Point-of-care (POC) ultrasound, or bedside ultrasound, is described as limited, defined ultrasound protocols integrated into routine examination practices and performed at the time of patient care. POC ultrasound has become prominent in Emergency Medicine, but appears to be currently uncommon in Family Medicine. To obtain first-of-its-kind data about POC ultrasound education and use in Family Medicine residencies, the Council of Academic Family Medicine Educational Research Alliance (CERA) sent a multi-faceted survey to Family Medicine residency program directors.
According to survey data, residency program directors are split on the perception of POC ultrasound and its place in Family Medicine. A large majority (97.8%) of residency programs do not have an established POC ultrasound curriculum in place, and 50% report that there isn’t significant interest in incorporating such a curriculum. On the other hand, a solid number have fledgling POC ultrasound programs in place (29%) or are in the process of introducing such training (11.2%).
Faculty with appropriate ultrasound expertise is reported by 98% as the greatest barrier to implementing POC ultrasound programs. However, a large number of program directors (61.1%) also reported unfamiliarity with literature supporting the use of POC ultrasound. Thus, to augment POC ultrasound use in Family Medicine residency programs, increased familiarity with ultrasound literature is likely needed, alongside collaborations with other ultrasound savvy departments or entities to help develop faculty ultrasound skills.
Hall J, Holman H, Bornemann P, et al. Point of Care Ultrasound in Family Medicine Residency Programs: A CERA Study. Fam Med. 2015 Oct;47(9):706-711.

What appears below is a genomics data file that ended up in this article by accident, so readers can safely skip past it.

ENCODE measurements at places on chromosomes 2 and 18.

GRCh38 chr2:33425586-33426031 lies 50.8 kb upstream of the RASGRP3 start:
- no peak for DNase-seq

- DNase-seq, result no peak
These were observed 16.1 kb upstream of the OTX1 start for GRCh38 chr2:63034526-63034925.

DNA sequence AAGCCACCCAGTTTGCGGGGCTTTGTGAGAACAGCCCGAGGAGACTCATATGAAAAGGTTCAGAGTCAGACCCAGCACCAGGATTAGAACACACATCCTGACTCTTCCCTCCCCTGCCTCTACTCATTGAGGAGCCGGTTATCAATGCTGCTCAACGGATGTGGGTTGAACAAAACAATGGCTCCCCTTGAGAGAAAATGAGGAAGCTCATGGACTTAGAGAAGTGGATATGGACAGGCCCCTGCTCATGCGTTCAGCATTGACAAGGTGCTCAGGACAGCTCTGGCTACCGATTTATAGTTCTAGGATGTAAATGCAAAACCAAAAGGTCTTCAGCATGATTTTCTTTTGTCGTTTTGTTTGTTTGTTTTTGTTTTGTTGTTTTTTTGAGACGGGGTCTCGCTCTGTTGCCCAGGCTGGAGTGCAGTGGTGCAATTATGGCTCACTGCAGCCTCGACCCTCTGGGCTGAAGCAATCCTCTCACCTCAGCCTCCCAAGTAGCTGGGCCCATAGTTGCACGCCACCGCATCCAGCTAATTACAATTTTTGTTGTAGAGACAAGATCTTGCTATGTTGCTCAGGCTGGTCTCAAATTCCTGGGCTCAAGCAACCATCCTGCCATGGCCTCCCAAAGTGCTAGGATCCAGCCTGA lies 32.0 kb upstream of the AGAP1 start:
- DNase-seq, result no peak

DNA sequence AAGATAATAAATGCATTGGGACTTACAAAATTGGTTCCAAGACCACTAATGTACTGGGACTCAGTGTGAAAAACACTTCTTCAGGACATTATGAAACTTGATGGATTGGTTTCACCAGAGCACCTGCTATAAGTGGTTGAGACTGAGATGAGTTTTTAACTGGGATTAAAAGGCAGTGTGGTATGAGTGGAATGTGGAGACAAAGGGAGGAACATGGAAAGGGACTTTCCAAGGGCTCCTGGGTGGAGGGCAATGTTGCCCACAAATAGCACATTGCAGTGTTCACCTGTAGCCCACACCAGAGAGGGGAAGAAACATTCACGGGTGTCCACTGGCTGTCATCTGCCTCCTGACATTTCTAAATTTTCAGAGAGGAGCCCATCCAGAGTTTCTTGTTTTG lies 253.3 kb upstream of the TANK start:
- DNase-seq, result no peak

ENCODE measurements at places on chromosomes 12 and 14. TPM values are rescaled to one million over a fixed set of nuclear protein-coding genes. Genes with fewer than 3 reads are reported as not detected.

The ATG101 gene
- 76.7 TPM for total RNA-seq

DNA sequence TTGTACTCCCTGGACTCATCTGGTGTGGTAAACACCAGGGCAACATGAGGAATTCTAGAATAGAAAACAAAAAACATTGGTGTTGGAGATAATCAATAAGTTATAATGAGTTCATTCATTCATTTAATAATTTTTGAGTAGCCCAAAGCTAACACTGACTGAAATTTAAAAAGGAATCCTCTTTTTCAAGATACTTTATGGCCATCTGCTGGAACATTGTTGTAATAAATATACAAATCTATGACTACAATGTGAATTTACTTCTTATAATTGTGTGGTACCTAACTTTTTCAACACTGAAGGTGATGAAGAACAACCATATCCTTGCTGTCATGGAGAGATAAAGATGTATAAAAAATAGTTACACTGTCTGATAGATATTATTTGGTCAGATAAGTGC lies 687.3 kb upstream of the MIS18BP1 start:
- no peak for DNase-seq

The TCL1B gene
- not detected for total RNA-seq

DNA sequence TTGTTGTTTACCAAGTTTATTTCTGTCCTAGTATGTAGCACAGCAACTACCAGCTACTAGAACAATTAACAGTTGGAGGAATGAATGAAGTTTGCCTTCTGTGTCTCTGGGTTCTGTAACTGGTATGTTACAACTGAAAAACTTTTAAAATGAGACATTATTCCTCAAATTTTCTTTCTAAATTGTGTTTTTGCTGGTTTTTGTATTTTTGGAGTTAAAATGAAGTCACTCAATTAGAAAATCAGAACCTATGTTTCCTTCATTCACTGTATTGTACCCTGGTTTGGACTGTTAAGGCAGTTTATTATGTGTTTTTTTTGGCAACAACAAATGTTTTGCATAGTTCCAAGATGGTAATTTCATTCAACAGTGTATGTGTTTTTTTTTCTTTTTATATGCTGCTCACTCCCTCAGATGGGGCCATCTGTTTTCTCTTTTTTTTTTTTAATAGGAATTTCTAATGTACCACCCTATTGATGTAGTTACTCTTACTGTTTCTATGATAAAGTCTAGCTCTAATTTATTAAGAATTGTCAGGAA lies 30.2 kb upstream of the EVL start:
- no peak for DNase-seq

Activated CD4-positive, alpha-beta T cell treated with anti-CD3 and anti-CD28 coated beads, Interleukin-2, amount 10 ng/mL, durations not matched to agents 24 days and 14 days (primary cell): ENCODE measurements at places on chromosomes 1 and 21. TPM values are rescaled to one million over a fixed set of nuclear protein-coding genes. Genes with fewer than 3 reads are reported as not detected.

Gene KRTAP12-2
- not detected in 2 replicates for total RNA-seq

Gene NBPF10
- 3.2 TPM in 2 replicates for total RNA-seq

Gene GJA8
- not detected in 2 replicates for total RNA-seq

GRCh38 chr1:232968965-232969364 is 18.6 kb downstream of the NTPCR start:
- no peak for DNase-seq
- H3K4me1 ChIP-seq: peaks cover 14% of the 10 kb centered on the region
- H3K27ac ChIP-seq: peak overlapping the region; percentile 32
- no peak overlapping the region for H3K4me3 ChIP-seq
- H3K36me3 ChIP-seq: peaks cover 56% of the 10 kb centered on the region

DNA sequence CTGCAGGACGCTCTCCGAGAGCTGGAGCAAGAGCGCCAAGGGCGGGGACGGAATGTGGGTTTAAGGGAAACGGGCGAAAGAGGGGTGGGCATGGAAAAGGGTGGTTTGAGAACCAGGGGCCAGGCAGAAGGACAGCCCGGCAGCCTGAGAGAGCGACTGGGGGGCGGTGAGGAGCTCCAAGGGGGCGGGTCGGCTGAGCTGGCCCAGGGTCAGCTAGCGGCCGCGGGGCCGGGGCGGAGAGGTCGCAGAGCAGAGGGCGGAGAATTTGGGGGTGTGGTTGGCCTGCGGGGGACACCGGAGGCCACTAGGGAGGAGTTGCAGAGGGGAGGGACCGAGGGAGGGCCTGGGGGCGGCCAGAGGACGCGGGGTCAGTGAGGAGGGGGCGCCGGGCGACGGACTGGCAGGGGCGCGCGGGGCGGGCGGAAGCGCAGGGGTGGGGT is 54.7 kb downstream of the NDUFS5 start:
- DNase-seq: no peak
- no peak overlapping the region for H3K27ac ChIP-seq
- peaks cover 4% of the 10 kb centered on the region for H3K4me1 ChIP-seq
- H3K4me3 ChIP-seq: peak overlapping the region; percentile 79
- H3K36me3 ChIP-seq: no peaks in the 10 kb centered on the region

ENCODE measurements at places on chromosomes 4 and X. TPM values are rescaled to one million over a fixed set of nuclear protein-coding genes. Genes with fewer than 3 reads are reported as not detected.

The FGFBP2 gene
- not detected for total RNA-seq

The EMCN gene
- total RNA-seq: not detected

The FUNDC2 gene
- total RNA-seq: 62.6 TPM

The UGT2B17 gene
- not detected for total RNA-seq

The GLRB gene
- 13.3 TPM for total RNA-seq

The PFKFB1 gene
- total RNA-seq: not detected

Background and Objectives
Point-of-care (POC) ultrasound is increasingly used by clinicians across multiple medical specialties. Current perceptions and prevalence of POC ultrasound practice and training in family medicine residency programs has not been described.
Questions were included in the 2014 Council of Academic Family Medicine Educational Research Alliance (CERA) survey of family medicine residency directors. The survey included questions regarding current use and current curricula regarding POC ultrasound. It also asked rank order questions of perceived benefits and perceived barriers to expanding such training.
Fifty percent (n=224) of residency program directors completed the 2014 CERA survey. Few programs (2.2%) reported an established ultrasound curriculum. However, 29% indicated they have started a program within the past year, and 11.2% reported starting the process of establishing such training. Ultrasound assistance for procedural guidance was the most commonly reported (44%) use out of seven POC examples. The three leading perceived benefits of POC ultrasound were: making a more rapid diagnosis, the potential to save health care costs, and the potential to improve patient outcomes. The three leading barriers to expanding training were a lack of appropriately trained faculty, limited access to ultrasound equipment, and a lack of comfort in interpreting images without radiologist review.
A small, but rapidly growing, number of family medicine residencies currently use POC ultrasound. Further research is needed to explore how POC ultrasound can improve patient outcomes in the ambulatory setting and to develop appropriate training methods for this technology.
To read the article, visit the Society of Teachers of Family Medicine website.
SonoSim Keywords: Point of Care Ultrasound, Family Medicine, Residency Program, Bedside Ultrasound